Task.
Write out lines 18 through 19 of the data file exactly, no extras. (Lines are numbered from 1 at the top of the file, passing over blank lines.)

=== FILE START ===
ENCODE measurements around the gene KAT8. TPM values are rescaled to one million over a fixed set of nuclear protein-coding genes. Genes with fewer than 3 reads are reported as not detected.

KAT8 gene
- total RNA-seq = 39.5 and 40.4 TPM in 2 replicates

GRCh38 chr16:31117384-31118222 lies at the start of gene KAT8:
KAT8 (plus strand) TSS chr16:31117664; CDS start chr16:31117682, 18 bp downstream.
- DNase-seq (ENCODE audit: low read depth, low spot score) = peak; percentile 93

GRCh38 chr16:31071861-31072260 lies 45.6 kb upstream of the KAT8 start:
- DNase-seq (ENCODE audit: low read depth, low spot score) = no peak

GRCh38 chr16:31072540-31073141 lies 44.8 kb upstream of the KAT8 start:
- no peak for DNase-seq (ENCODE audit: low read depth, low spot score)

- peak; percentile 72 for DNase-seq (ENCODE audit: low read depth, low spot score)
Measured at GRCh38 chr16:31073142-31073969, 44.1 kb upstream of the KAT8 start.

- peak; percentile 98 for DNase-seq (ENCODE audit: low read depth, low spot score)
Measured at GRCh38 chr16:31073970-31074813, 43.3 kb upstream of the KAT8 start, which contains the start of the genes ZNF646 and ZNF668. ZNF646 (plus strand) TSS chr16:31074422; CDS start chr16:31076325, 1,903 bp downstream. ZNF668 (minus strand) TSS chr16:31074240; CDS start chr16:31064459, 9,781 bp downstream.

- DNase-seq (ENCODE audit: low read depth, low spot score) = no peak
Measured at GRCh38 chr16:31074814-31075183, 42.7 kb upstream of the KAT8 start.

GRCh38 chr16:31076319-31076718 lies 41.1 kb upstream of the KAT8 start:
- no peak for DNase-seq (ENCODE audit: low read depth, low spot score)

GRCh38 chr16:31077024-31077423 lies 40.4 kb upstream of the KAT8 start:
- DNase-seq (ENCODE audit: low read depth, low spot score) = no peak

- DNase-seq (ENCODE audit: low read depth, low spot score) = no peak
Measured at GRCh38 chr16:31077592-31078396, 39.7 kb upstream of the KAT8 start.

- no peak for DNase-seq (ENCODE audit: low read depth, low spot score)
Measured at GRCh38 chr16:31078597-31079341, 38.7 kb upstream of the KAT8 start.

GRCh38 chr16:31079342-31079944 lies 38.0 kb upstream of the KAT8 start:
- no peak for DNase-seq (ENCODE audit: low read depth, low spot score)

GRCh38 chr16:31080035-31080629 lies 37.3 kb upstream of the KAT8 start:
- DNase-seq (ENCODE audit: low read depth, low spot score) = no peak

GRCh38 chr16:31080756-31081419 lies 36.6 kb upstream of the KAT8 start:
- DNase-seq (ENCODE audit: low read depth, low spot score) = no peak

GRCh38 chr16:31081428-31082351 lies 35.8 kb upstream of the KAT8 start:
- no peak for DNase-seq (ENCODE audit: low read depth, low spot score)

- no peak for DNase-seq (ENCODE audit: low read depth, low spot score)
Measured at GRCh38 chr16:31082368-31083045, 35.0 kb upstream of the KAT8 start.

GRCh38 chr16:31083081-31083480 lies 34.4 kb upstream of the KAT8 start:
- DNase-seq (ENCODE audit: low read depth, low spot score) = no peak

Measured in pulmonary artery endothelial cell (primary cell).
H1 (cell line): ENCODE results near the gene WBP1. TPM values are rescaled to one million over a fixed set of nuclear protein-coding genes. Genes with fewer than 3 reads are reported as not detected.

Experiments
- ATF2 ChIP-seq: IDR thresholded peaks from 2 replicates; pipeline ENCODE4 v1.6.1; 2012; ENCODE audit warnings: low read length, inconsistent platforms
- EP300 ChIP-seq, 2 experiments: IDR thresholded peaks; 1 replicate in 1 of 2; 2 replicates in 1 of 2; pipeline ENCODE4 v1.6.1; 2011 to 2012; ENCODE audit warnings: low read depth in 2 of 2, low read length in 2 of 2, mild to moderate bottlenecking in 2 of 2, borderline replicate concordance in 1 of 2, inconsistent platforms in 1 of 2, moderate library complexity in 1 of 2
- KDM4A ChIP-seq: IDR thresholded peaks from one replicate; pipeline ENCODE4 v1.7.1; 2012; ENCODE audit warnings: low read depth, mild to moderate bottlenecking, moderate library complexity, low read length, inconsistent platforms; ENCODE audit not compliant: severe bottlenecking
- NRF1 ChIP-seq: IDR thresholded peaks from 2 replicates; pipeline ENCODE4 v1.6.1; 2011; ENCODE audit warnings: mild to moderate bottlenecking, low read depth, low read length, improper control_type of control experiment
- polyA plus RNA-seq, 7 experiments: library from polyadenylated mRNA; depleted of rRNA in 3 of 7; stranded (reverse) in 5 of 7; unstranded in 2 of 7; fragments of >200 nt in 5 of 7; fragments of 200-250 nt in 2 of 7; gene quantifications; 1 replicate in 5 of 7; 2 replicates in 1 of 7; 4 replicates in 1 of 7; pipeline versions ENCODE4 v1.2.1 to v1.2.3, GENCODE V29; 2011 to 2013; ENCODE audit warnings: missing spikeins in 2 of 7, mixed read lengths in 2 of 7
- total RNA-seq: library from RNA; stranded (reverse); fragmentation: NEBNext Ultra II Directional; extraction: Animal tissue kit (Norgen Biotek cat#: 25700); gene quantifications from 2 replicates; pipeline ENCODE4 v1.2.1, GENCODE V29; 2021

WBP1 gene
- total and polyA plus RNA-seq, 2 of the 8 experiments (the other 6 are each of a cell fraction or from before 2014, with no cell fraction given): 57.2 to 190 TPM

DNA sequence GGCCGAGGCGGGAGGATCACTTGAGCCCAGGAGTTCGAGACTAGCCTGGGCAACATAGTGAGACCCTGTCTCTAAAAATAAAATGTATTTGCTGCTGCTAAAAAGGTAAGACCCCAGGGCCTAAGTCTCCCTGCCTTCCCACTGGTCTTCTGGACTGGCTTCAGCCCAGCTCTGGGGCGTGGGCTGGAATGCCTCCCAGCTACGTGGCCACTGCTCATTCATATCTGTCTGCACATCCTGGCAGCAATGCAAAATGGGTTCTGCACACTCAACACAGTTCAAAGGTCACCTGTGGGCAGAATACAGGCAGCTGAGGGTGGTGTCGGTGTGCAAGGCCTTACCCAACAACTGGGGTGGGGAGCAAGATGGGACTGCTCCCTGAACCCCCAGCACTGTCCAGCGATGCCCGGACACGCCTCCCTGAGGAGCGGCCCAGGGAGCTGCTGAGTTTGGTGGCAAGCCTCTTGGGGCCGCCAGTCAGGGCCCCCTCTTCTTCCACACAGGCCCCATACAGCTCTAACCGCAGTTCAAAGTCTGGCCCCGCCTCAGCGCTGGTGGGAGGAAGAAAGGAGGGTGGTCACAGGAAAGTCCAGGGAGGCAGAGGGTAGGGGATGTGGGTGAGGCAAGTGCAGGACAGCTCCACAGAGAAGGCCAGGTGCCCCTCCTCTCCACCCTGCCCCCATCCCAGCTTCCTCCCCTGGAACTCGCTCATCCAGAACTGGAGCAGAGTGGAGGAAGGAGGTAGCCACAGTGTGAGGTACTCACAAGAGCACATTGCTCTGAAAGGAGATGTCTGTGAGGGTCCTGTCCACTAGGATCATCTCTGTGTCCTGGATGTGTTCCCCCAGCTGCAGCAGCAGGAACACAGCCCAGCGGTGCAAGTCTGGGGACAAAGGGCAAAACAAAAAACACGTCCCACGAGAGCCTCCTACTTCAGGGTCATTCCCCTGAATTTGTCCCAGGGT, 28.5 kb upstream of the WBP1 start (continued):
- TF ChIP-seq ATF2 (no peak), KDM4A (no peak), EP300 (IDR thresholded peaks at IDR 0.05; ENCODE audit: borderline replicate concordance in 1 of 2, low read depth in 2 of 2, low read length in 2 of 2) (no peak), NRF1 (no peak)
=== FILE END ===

- no peak for DNase-seq (ENCODE audit: low read depth, low spot score)

GRCh38 chr16:31077024-31077423 lies 40.4 kb upstream of the KAT8 start: